What should the startup world expect in the future? Can we have the best of both worlds? Part of that depends on what happens with the SVB business. There will certainly be banks stepping in to do the different parts of what the SVB did. Private lenders are circling to bid on the loan portfolio. Other financial firms want to buy pieces of the SVB, such as asset management. Many of the big banks have long wanted a bigger presence in the startup world. Nurturing startups can lead to lucrative IPO underwriting and other services. So yes, the VC and startup sector will have places to go.

But with so many tentacles in the industry, SVB was able to build decades of embedded knowledge about the people, the issues and the changing needs of the industry. That will not be fully replicated by other banks. Unless someone bought SVB in its entirety, I don’t think any single bank will take on the role in the ecosystem that SVB did. While its products and services can be replicated in larger financial institutions, much of SVB’s tacit knowledge was embedded in the people and networks it had formed. Those will be virtually impossible to replicate in pieces.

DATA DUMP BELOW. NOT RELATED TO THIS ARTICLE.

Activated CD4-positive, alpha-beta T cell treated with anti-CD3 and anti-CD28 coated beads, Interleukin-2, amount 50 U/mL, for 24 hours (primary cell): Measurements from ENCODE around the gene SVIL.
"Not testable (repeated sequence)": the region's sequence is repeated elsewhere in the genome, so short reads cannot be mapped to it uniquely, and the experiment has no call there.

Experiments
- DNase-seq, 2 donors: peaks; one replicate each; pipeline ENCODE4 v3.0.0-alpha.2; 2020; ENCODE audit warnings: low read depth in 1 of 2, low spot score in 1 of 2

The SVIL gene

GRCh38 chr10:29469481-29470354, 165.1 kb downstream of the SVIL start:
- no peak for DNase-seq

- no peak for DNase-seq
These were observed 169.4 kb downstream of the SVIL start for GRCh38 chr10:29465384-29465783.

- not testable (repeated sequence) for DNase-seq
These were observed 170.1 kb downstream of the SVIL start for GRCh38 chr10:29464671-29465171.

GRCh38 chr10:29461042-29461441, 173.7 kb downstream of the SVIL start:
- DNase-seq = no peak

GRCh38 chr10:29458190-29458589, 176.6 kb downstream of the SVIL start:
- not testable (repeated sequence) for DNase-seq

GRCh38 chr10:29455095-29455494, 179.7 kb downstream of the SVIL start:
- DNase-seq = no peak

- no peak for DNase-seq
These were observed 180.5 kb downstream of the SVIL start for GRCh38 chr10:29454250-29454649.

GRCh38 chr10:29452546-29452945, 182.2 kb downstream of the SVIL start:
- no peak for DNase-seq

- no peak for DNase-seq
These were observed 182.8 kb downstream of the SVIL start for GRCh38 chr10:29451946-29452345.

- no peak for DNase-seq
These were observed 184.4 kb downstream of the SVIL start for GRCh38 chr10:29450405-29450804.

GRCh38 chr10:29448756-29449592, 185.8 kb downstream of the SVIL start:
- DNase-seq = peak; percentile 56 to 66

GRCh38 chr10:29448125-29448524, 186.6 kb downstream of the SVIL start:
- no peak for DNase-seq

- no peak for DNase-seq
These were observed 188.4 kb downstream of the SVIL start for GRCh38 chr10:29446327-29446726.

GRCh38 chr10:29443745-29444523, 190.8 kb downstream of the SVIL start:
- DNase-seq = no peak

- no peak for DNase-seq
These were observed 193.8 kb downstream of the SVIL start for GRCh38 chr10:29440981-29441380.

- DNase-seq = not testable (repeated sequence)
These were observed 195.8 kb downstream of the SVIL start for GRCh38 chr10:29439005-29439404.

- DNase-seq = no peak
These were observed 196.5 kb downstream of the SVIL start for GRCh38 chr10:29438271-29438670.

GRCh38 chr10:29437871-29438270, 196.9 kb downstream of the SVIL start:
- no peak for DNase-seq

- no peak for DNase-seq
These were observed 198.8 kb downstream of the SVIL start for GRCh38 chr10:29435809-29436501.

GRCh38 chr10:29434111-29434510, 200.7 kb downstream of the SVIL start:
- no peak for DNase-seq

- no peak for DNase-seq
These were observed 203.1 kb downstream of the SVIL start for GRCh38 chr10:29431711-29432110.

The bankruptcy of the SVB raises difficult questions about the role of medium-sized, specialized banks. They pose unique risks that must be mitigated. But as SVB illustrates, they also offer important advantages. In this case, the least distortive solution and the one that would retain most of the benefits of the SVB’s specialization would be to sell the bank as a whole and let the bank continue to provide the type of services it traditionally provided, albeit with a much less risky balance sheet. If someone listens at the FDIC, I think that’s the best option for preserving value.